Mental health

Suicide

Suicide doesn’t end the pain, it just passes it on to someone else. Beautiful souls are shaped by ugly experiences.
What is suicide?
It is the act of taking one‘s life as an irreversible and tragic reaction to overwhelmingly stressful life events. What causes people to have suicidal thoughts differs between people.
Signs of suicidal thinking
0
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Physical
Feelings
Thoughts
Behavior
1
Fatigue
Helplessness
"I wish I were dead”
Increasing use of drugs and/or alcohol
2
Change in sleep pattern
Feeling cornered/trapped
"I wish I wasn’t born”
Talking about suicide (online or in person)
3
Extreme mood swings
Extreme sadness
"People would be better off without me living”
Saying goodbyes as if they will never be seen again
4
Hopelessness
"I’m going to kill myself’
Obsessed with the topic of death, violence,suicide in conversations
5
Agitation
"I’m a burden to people around me”
Stockpiling on medication, guns, and other potentially harmful items
6
Rage
Engaging in reckless or endangering activities (e.g. reckless driving)
7
Withdrawing from social interactions
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Contacts for Immediate Help
**If you have taken suicidal actions or hurt yourself or attempted to take your life recently, immediately call 911 or your local emergency line.**
National Suicide Prevention Hotline:
USA
Call:
Ayuda en español:
Text HOME to 741741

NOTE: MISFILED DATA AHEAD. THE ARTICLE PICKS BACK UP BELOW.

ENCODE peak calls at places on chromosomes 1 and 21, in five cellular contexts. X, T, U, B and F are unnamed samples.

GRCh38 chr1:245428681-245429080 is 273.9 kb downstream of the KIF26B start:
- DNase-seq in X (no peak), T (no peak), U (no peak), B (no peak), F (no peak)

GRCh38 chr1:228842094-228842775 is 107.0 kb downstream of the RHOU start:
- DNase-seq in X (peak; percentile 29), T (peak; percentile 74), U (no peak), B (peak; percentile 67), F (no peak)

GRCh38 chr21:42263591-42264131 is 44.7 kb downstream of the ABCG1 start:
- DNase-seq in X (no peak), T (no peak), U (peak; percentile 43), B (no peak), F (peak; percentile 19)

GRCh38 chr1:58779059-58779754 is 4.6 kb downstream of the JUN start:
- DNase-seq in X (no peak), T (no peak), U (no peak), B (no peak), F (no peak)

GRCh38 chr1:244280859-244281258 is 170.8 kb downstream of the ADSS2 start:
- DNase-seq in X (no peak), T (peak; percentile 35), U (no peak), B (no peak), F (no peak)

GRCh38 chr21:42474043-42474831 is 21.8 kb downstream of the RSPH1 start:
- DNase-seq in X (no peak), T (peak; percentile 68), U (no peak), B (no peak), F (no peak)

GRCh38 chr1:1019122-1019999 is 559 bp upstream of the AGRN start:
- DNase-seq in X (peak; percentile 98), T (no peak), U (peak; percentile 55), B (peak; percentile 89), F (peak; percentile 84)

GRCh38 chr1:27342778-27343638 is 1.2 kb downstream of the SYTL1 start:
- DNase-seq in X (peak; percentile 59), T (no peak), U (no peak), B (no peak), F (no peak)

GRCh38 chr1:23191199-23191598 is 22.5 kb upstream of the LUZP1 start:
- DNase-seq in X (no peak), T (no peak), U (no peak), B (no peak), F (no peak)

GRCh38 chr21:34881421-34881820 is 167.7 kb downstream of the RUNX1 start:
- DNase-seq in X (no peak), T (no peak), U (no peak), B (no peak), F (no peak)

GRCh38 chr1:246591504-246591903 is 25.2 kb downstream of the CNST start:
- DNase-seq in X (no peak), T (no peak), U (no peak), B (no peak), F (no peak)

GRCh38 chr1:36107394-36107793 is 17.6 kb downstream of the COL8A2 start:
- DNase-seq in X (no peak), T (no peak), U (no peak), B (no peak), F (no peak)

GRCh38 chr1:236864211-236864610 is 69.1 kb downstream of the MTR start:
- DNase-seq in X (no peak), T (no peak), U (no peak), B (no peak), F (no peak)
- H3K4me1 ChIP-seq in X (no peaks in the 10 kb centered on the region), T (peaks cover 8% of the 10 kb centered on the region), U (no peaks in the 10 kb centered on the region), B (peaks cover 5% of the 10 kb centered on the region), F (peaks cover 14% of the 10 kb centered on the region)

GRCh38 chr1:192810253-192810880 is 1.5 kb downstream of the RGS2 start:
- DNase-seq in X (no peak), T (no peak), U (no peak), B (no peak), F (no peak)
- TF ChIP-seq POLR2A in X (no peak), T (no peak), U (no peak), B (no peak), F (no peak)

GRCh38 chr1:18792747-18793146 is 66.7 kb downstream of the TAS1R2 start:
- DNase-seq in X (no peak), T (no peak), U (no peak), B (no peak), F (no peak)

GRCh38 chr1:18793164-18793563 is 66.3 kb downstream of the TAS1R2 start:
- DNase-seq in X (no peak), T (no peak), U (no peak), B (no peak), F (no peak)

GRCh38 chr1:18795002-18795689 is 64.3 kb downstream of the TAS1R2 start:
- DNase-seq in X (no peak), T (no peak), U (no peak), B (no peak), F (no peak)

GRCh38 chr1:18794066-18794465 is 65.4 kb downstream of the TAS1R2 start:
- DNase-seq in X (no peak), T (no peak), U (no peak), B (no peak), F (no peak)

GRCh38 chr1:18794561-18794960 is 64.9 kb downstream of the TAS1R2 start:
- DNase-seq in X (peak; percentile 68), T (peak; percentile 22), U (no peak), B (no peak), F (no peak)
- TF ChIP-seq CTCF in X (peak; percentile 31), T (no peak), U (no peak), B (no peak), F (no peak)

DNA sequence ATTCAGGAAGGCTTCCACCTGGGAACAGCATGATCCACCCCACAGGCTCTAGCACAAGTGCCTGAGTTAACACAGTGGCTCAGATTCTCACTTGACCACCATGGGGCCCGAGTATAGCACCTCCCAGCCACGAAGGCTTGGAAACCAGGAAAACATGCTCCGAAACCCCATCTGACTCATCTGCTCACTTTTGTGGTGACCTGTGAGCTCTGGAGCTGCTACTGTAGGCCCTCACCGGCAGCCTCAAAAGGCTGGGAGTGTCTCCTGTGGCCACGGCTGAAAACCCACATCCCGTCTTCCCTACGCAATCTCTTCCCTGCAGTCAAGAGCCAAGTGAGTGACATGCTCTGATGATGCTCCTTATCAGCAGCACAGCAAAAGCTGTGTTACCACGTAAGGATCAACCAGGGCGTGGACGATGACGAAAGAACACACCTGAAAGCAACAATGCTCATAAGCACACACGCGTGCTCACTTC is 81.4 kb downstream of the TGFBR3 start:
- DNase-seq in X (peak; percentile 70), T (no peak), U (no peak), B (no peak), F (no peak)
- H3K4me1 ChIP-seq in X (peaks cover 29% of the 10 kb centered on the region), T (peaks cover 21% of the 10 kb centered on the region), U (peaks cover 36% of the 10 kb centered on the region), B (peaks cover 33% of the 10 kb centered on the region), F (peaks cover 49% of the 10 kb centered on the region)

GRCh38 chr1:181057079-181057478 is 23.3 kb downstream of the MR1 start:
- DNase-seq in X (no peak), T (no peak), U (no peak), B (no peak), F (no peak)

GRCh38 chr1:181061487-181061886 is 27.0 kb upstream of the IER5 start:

Search for hotlines in your region:
Trevor Project Lifeline for LGBTQ+ Youth:
Call:
Text START to 678-678
If you’re having thoughts of suicide:
Immediately call/text the hotlines for a live counselor to assist you.
Remove access to lethal items. If possible, ask someone to help you do this and keep items out of reach.
Create a .
Pay attention to your health and start/maintain a healthy lifestyle.
Seek help from a therapist/doctor if health issues are preventing you from moving forward
Know that these feelings are temporary
More information at and at (this has resources for living during current events and for different people)
If you are concerned about someone else:
Be aware of .
Start a non-confrontational, non-judgmental dialogue. Conversation starters include:
“Do you ever feel so bad that you think about suicide?”
“Do you have a plan to kill yourself or take your life?”
“Have you thought about when you would do it (today, tomorrow, next week)?”
“Have you thought about what method you would use?”
Never keep a suicide plan secret. Call the prevention hotline to be directed to your local crisis lifeline center where they can assist you.
Don’t minimize their problems. Reassure them that their feelings are temporary, help is available, and that life can get better.
Don’t hesitate when offering help. Help even when you think that your help is unwanted or intrusive. It can be worth it.
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